Heart matters

Privilege? Check.

I don’t know about you guys but our current lock down situation is showing me flames. It’s hard to be content with staying in one place when you have ish to do, right?

I mean, lock down has forced me to cancel events, hair appointments, coffee dates… I’m so annoyed! Also, I desperately need a Big Mac meal. Argh, this is so frustrating. The outcry! The heartbreak! However will I cope?!

Aaand right there, in that moment, is when I realize that I am being a chop and that I need to check my privilege.

You see, friends, privilege probably looks a lot different to each person. I mean, it’s not just about money.

In fact, I didn’t exactly grow up in a household rollin’ in dough. (Dough as in cash, not dough as in the malleable mixture of flour and water. But you knew that.)

And, although my parents and grandmother gave me everything I needed to survive, there was a bunch of things that we couldn’t afford back then… stuff that my kids take for granted right now like electronic devices, out-of-town holidays, random trips to KFC, name branded sneakers etc. We got by. And that was enough.

These days I visit KFC a bit more than I should (cough cough) and yet I still don’t feel as if I’m “Britney Spears rich” (Wait, she’s still rich, right?)

Until the Covid-19 lock down hit.

CovidAs I sat there, on my couch, drinking my tea, while scrolling through Instagram, I heard myself complain about all the things that I would not be able to do, during quarantine. And that’s when I had to give myself a big, fat roundhouse kick against the head (I mean, I didn’t actually, because how does one kick oneself?) because I was acting like an entitled brat.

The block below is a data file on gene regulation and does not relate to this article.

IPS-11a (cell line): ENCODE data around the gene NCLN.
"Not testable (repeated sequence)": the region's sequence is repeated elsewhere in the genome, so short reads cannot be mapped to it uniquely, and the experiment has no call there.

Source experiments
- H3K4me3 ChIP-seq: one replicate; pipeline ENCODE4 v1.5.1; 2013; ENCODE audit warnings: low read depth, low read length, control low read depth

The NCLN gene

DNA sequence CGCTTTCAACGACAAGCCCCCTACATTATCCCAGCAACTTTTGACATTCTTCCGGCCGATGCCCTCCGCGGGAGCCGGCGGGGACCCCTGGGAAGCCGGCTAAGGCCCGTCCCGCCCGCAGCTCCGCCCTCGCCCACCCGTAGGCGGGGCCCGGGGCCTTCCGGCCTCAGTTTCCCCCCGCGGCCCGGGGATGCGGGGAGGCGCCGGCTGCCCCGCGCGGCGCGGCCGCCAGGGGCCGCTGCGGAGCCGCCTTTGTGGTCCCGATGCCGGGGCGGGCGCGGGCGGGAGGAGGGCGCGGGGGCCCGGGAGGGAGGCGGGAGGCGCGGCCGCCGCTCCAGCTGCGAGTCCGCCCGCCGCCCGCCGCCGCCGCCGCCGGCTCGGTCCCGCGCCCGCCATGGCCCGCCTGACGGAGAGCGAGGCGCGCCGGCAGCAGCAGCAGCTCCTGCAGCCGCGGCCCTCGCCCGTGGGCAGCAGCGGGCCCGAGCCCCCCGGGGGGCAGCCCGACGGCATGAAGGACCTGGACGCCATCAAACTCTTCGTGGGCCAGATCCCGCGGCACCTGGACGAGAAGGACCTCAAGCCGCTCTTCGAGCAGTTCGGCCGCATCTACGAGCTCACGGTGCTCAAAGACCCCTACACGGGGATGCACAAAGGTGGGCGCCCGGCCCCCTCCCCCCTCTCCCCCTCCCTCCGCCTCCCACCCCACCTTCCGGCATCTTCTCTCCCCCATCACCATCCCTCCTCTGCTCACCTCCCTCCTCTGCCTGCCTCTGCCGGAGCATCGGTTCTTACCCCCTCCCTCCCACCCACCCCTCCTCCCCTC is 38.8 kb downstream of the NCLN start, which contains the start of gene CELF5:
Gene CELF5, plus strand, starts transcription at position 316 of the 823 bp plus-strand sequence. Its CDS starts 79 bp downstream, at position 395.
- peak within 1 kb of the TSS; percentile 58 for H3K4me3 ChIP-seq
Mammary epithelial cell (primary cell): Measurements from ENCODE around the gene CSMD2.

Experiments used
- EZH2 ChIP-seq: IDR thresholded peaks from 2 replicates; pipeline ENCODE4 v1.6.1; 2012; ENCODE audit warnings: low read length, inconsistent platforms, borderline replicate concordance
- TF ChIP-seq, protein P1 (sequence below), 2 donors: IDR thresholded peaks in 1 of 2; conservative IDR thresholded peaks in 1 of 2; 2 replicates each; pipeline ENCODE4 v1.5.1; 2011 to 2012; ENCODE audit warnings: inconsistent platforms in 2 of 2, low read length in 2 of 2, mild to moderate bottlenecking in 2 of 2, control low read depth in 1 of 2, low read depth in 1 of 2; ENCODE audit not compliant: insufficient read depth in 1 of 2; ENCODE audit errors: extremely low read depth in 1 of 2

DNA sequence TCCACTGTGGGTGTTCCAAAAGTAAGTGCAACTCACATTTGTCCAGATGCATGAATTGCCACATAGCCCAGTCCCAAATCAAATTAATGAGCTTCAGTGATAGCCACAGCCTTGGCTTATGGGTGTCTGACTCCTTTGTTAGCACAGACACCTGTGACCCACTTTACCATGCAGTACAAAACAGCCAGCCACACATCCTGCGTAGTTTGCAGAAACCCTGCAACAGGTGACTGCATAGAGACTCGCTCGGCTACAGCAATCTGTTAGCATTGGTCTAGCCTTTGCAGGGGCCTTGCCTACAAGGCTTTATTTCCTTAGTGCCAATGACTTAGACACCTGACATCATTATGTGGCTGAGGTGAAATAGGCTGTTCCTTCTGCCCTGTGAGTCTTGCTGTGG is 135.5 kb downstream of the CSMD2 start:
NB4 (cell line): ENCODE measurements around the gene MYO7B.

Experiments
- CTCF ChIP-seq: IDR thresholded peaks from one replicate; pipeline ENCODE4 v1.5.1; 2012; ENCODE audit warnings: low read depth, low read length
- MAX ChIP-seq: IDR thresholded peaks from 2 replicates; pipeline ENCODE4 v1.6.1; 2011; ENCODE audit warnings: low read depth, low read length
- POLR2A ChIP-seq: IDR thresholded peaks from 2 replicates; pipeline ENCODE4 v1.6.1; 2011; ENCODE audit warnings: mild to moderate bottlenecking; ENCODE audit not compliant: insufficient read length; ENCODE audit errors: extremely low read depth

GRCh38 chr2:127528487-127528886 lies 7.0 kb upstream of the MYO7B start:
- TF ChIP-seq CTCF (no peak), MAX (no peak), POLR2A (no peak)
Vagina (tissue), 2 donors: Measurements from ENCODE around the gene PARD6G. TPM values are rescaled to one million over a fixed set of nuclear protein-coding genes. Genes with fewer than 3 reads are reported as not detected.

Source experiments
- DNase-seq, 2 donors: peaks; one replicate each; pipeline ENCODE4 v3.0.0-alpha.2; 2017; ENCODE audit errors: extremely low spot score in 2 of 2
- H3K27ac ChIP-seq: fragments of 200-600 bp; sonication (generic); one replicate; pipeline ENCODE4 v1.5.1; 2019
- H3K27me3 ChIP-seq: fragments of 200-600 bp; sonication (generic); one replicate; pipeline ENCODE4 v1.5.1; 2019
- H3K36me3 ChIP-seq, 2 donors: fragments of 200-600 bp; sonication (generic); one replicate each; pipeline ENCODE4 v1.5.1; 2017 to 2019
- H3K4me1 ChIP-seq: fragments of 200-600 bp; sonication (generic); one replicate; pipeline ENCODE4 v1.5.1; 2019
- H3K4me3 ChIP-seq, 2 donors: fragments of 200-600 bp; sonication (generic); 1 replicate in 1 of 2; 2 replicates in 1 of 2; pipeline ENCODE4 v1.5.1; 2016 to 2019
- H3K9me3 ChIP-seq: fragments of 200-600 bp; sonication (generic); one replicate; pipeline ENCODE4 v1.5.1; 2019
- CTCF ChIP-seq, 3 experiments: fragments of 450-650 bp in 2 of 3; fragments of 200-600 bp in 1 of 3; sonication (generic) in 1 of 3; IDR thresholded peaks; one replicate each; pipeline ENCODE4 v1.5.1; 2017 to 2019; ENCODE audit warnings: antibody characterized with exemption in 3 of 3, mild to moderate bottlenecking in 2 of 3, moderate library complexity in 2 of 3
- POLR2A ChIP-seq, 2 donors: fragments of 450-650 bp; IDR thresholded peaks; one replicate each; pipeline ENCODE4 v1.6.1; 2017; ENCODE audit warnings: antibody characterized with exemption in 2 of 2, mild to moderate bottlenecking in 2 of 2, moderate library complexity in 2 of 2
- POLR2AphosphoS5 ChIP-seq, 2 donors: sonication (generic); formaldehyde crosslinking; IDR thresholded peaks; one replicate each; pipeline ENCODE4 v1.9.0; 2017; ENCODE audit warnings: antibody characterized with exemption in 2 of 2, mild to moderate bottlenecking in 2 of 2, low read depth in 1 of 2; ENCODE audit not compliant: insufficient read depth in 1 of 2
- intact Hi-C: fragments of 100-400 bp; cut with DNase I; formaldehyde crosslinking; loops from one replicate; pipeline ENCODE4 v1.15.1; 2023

I mean, while I had to cancel events, some of my fellow South Africans had to cancel jobs and contracts that would have provided for their families.

Some of my countrymen had to say goodbye to their parents, not knowing when and if they would see them again.

I could mourn my cancelled appointments in the comfort of my WiFi bedecked home, while my fellow South Africans share one room with 10 family members and no running water. I mourn my fast food burgers, while others mourn the piece-jobs they relied on, and street corners they sold fruit at, to buy their daily bread.

Heck, some of my countrymen aren’t even afforded the opportunity (and safety) of lock down, because they are out there serving on people like me.

And while I understand that it certainly is frustrating for ALL of us (yes, even us, the WiFi enriched sort) and we most certainly have been left in an awkward state, I kinda know that when I was complaining, my thoughts were more bent towards how much I deserve to live the life of a queen and were a lot less turned towards how little I had to give up in comparison to some of our more impoverished brothers and sisters.

And so, I’m here to let you guys know that I realise that I was being a chop and that I am swiftly and pertly nipping that ish in the bud. Because honestly, you guys, my privilege sticks out like a sore thumb right now. It’s so painfully obvious. I can’t ignore it.

And while I can’t help for privilege (for the most part), I am so embarrassed by my previous lack of awareness of it. But I promise to do better and to teach my kids to do better from this moment on.

Because entitlement and an absence of empathy is almost like a virus all on its own. And it’s one that I don’t plan to spread.

Leave a Reply